Optimal Retirement Asset Decumulation Strategies: The Impact of Housing Wealth

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Housing forms the majority of the non-pension wealth of most retired households. As well as providing a place to live, the house is also a store of value available for consumption.

The homeowner cannot simply pocket the full amount as he will need to use a portion of the proceeds to either rent or buy another place to live. Reverse mortgages enable the household to consume an amount that approximates the reversionary interest – the present value of the eventual proceeds – while continuing to live in the house.

We consider at what age and in what form the household should consume the reversionary interest, and the impact of the reversionary interest on the optimal allocation of financial wealth. Our strategy is to use VARs to estimate the relationship between the returns on the reversionary interest and financial assets, and use simulation techniques to calculate a utility based ranking of alternative strategies.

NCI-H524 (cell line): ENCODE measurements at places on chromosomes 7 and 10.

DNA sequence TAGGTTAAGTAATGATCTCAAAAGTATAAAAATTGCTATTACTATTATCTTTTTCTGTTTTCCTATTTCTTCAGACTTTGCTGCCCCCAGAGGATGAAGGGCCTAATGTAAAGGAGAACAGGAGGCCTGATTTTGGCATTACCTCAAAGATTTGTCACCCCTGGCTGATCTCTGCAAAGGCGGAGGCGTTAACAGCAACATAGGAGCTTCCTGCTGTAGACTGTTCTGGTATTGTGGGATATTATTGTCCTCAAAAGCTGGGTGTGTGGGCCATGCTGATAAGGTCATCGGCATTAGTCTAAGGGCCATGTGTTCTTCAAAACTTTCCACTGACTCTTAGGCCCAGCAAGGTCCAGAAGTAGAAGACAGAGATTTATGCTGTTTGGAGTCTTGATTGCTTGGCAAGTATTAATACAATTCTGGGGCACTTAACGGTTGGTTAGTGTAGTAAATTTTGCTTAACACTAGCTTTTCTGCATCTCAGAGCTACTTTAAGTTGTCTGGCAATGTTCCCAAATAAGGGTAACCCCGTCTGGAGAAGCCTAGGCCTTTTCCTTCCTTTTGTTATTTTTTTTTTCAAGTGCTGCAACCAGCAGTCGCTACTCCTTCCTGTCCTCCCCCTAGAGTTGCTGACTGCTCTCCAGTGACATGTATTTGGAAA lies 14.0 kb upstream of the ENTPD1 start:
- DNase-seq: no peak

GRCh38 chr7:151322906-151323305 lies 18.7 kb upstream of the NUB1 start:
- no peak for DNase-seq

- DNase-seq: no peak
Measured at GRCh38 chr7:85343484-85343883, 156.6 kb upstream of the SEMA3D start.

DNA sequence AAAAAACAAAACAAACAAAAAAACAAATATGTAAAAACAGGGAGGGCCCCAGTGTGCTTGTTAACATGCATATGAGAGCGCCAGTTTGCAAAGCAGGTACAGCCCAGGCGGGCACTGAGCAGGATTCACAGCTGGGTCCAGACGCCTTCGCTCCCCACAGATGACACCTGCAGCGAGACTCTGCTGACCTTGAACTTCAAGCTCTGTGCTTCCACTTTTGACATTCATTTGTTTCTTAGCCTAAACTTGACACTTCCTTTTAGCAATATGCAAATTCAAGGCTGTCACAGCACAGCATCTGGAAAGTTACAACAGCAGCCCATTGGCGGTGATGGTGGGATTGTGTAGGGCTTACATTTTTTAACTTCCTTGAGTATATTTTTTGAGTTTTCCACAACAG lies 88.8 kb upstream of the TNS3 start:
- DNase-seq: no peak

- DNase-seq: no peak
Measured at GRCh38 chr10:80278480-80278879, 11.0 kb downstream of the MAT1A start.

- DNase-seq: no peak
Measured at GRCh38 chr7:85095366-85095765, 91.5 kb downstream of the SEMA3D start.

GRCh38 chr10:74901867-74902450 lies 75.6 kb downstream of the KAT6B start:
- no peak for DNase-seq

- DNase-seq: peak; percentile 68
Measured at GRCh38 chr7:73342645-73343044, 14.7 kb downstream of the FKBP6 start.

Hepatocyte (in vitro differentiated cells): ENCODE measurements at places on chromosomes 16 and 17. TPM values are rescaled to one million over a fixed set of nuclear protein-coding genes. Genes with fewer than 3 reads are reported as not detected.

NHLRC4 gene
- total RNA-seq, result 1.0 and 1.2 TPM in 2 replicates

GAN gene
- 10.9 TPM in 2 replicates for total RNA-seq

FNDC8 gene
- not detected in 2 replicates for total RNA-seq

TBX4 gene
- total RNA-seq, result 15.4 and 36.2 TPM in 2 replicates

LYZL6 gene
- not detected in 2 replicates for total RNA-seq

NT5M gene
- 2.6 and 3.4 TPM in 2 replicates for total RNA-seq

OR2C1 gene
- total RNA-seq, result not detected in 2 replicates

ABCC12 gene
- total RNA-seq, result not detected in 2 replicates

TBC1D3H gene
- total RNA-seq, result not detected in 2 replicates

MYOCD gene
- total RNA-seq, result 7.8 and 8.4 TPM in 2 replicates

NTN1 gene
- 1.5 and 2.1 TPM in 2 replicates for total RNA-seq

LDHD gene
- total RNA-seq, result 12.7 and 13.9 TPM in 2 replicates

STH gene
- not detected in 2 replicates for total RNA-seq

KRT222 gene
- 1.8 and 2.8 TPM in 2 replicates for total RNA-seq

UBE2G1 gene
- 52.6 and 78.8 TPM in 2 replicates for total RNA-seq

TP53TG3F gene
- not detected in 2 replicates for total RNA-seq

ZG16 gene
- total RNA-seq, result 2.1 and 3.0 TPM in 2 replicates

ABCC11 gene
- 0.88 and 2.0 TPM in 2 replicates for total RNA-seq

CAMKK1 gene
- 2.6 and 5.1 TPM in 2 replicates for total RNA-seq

We find that because the level of interest rates can have a dramatic effect on the percentage of the value of a house that can be borrowed under a reverse mortgage, the reversionary interest is a highly risky asset with a mean and standard deviation of 16.4 and 40.5 percent respectively at age 65. Under a wide variety of assumptions, we find that the average household would be as much as one third better off taking a reverse mortgage in the form of a lifetime income immediately on retirement relative to the most widely used strategy of taking a line of credit when financial wealth is exhausted.